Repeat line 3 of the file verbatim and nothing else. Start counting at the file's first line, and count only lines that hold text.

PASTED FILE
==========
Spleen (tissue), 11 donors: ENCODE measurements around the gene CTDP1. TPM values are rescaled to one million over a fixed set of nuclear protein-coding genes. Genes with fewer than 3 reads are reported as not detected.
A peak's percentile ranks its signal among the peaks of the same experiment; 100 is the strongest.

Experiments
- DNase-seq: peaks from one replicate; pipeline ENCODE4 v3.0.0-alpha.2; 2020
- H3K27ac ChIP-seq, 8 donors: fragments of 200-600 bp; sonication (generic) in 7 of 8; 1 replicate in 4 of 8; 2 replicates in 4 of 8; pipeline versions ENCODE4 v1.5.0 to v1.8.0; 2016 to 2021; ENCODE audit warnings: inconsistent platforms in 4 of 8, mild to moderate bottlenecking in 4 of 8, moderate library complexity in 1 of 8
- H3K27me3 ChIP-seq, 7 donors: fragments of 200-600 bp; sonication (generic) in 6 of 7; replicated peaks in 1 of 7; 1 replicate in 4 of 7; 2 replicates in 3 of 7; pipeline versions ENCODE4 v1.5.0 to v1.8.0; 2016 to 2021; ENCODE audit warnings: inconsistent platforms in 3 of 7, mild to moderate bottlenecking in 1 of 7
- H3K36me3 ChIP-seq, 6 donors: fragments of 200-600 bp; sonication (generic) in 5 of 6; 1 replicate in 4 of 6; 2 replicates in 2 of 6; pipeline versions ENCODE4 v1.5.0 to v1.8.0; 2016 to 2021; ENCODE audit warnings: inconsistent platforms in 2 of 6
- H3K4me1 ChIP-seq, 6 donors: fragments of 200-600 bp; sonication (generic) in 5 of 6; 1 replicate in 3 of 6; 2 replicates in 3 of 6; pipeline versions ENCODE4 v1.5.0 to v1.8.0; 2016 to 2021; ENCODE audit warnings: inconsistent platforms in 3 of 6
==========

Experiments